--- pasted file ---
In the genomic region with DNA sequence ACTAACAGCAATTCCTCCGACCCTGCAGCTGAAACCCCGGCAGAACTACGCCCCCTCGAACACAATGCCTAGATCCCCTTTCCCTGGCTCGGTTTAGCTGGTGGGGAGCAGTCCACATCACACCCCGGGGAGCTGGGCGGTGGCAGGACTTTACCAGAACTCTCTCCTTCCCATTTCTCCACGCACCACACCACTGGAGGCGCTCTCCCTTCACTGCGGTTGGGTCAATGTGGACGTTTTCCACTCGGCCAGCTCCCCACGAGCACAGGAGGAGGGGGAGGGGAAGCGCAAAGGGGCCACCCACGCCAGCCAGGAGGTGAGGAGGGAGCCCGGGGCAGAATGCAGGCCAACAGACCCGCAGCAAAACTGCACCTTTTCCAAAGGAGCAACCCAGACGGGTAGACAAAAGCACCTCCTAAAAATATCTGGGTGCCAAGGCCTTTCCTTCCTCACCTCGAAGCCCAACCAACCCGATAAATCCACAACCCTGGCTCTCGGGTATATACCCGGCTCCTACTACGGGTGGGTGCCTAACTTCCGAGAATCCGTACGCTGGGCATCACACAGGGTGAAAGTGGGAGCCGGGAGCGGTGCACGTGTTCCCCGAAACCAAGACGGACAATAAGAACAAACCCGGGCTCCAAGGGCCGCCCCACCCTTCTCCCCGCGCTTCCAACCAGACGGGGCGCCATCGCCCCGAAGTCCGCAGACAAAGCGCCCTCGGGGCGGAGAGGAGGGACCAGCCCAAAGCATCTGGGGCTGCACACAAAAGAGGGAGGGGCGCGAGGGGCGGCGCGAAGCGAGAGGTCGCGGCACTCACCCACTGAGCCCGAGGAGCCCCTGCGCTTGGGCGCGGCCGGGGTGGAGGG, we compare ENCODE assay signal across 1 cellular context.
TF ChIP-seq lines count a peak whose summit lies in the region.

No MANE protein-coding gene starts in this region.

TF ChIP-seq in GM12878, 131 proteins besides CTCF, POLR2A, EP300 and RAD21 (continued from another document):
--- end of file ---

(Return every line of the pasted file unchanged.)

In the genomic region with DNA sequence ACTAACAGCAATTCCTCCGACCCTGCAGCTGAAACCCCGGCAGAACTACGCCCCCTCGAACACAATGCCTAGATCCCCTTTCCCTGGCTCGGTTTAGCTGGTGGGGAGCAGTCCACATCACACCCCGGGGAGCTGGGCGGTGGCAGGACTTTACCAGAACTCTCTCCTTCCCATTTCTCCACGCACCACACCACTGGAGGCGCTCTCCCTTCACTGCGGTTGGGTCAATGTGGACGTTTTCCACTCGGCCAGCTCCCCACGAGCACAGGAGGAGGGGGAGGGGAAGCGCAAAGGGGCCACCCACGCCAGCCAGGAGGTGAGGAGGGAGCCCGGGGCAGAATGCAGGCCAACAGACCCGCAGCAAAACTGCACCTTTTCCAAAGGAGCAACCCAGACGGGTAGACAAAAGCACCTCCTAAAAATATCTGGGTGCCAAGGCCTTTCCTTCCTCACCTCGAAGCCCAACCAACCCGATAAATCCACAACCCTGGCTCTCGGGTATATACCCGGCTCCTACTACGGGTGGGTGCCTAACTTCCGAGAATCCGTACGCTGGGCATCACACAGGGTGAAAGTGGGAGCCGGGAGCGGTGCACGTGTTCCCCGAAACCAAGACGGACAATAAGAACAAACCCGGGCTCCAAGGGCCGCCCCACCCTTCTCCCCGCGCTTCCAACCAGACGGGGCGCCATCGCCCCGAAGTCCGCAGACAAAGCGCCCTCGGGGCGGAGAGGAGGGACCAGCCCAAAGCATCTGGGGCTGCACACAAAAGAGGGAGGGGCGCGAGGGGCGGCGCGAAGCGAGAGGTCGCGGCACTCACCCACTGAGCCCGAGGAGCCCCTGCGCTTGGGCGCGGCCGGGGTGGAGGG, we compare ENCODE assay signal across 1 cellular context.
TF ChIP-seq lines count a peak whose summit lies in the region.

No MANE protein-coding gene starts in this region.

TF ChIP-seq in GM12878, 131 proteins besides CTCF, POLR2A, EP300 and RAD21 (continued from another document):